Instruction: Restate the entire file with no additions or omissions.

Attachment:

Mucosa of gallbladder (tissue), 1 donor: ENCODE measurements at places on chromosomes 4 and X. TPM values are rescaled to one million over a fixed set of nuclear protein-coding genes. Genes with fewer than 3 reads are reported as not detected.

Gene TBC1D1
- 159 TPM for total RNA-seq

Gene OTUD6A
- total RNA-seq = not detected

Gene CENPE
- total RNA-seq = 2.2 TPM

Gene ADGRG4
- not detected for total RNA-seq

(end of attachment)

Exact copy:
Mucosa of gallbladder (tissue), 1 donor: ENCODE measurements at places on chromosomes 4 and X. TPM values are rescaled to one million over a fixed set of nuclear protein-coding genes. Genes with fewer than 3 reads are reported as not detected.

Gene TBC1D1
- 159 TPM for total RNA-seq

Gene OTUD6A
- total RNA-seq = not detected

Gene CENPE
- total RNA-seq = 2.2 TPM

Gene ADGRG4
- not detected for total RNA-seq